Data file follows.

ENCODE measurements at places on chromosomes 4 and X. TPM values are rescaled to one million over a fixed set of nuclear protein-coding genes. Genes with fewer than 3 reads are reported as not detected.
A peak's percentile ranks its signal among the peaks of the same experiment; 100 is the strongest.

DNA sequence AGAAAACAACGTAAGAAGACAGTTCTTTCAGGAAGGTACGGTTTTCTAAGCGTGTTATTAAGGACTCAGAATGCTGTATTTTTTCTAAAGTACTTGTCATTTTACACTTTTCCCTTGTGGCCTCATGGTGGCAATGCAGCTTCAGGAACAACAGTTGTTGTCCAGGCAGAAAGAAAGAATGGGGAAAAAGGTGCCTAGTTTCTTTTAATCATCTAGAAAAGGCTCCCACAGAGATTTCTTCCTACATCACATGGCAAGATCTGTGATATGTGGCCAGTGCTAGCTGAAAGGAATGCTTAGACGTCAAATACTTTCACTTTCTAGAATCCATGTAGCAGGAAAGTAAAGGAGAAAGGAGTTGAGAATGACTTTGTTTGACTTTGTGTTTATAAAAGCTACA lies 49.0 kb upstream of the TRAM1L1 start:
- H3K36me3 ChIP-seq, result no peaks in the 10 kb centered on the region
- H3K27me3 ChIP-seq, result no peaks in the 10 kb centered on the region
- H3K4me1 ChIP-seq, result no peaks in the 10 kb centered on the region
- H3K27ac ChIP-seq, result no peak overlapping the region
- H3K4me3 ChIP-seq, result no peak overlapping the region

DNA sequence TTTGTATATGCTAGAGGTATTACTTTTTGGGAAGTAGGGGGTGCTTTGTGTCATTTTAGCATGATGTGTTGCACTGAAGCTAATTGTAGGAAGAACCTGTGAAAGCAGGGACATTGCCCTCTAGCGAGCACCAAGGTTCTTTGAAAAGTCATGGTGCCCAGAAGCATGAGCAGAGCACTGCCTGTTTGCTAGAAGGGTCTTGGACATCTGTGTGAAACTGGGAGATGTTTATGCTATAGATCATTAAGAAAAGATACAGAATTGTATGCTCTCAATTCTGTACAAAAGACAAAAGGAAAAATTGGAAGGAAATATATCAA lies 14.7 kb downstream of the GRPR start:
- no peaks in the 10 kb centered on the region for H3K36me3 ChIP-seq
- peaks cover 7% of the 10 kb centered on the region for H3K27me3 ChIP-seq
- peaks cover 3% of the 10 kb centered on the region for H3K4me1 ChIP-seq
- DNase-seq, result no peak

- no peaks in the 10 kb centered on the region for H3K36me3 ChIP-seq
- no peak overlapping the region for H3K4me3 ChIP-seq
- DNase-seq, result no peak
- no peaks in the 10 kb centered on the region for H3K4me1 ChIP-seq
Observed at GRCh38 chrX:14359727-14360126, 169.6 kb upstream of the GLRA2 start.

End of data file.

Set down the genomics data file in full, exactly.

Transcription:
ENCODE measurements at places on chromosomes 4 and X. TPM values are rescaled to one million over a fixed set of nuclear protein-coding genes. Genes with fewer than 3 reads are reported as not detected.
A peak's percentile ranks its signal among the peaks of the same experiment; 100 is the strongest.

DNA sequence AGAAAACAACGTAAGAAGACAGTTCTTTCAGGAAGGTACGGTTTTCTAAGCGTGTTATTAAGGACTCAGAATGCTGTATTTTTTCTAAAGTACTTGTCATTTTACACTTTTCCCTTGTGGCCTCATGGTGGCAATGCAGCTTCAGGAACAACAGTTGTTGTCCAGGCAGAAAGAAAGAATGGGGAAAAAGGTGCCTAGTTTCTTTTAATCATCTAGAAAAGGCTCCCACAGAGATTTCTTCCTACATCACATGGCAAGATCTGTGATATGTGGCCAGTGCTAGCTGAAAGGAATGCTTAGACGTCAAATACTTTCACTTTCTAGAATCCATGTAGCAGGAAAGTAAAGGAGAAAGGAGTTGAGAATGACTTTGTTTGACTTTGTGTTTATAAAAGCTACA lies 49.0 kb upstream of the TRAM1L1 start:
- H3K36me3 ChIP-seq, result no peaks in the 10 kb centered on the region
- H3K27me3 ChIP-seq, result no peaks in the 10 kb centered on the region
- H3K4me1 ChIP-seq, result no peaks in the 10 kb centered on the region
- H3K27ac ChIP-seq, result no peak overlapping the region
- H3K4me3 ChIP-seq, result no peak overlapping the region

DNA sequence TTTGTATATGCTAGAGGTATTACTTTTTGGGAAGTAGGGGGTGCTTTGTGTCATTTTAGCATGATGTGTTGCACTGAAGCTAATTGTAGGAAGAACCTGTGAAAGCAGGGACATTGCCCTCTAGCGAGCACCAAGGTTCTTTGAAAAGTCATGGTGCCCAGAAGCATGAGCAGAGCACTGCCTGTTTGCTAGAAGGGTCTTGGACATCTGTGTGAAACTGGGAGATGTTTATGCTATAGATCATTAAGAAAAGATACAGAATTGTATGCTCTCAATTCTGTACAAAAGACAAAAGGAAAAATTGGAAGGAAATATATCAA lies 14.7 kb downstream of the GRPR start:
- no peaks in the 10 kb centered on the region for H3K36me3 ChIP-seq
- peaks cover 7% of the 10 kb centered on the region for H3K27me3 ChIP-seq
- peaks cover 3% of the 10 kb centered on the region for H3K4me1 ChIP-seq
- DNase-seq, result no peak

- no peaks in the 10 kb centered on the region for H3K36me3 ChIP-seq
- no peak overlapping the region for H3K4me3 ChIP-seq
- DNase-seq, result no peak
- no peaks in the 10 kb centered on the region for H3K4me1 ChIP-seq
Observed at GRCh38 chrX:14359727-14360126, 169.6 kb upstream of the GLRA2 start.